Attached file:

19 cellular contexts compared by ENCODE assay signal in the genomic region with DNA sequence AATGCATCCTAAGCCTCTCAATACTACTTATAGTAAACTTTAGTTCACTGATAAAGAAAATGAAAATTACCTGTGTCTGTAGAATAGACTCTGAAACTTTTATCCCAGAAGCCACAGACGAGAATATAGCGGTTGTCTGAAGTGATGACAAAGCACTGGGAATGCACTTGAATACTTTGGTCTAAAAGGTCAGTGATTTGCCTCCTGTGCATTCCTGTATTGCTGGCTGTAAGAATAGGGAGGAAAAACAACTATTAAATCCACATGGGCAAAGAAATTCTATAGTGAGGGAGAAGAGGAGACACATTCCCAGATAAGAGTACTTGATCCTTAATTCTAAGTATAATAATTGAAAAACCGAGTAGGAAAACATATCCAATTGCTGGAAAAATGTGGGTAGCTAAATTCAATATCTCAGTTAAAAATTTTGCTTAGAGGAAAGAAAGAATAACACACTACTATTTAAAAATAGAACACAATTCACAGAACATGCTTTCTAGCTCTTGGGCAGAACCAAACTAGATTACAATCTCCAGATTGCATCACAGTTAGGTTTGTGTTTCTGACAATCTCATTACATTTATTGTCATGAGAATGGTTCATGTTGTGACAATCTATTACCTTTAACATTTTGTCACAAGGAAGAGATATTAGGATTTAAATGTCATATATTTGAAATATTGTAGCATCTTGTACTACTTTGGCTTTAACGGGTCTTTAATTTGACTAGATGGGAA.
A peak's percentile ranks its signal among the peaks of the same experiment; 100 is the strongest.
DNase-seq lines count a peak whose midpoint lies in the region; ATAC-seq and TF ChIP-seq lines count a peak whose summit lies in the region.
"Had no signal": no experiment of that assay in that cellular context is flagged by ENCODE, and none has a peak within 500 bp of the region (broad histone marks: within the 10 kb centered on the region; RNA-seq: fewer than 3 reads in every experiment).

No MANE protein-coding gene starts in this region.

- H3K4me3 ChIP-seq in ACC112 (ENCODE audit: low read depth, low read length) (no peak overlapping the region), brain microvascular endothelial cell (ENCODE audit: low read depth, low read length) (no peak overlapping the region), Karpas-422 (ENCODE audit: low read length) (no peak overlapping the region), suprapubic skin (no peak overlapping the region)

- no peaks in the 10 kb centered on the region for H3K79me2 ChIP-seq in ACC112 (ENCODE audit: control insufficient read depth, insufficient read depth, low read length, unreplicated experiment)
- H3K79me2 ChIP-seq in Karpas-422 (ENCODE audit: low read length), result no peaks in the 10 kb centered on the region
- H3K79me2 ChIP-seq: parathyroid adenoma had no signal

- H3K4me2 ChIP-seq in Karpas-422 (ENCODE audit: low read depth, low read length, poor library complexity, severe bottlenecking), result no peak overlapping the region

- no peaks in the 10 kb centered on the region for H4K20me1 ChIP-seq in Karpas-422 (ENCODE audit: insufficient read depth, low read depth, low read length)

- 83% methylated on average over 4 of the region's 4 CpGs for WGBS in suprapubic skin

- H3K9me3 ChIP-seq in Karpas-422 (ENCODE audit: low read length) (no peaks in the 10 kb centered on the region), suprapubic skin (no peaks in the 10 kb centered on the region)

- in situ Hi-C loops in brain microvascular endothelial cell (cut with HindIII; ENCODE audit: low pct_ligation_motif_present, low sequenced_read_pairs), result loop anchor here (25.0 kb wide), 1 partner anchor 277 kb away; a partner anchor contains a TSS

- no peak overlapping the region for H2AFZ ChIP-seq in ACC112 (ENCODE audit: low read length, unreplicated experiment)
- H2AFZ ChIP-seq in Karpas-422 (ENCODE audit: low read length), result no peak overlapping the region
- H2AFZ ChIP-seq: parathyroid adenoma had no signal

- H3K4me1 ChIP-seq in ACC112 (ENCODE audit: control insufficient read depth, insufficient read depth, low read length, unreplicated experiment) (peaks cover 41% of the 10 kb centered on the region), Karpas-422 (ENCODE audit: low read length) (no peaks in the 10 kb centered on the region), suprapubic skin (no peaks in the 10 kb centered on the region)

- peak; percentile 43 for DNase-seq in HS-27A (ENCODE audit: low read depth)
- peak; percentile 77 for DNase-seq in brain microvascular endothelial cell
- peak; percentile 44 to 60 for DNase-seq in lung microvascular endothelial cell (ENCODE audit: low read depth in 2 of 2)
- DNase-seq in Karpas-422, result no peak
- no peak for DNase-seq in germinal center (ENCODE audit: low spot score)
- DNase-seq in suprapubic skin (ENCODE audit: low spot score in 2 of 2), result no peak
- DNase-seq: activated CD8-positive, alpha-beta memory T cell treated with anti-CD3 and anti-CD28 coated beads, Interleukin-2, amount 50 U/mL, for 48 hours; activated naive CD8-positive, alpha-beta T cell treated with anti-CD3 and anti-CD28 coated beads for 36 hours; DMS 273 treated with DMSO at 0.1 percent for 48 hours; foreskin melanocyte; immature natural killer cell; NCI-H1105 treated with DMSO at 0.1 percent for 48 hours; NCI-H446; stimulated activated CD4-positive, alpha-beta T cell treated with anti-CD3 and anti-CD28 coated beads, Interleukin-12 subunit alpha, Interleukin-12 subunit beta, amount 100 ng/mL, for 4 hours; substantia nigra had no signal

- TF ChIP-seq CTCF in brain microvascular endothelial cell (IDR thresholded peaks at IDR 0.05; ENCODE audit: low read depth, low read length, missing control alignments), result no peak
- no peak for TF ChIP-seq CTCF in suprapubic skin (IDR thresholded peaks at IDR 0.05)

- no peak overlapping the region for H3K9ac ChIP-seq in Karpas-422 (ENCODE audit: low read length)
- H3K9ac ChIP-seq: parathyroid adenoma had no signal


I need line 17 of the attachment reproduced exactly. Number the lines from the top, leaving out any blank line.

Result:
- H2AFZ ChIP-seq: parathyroid adenoma had no signal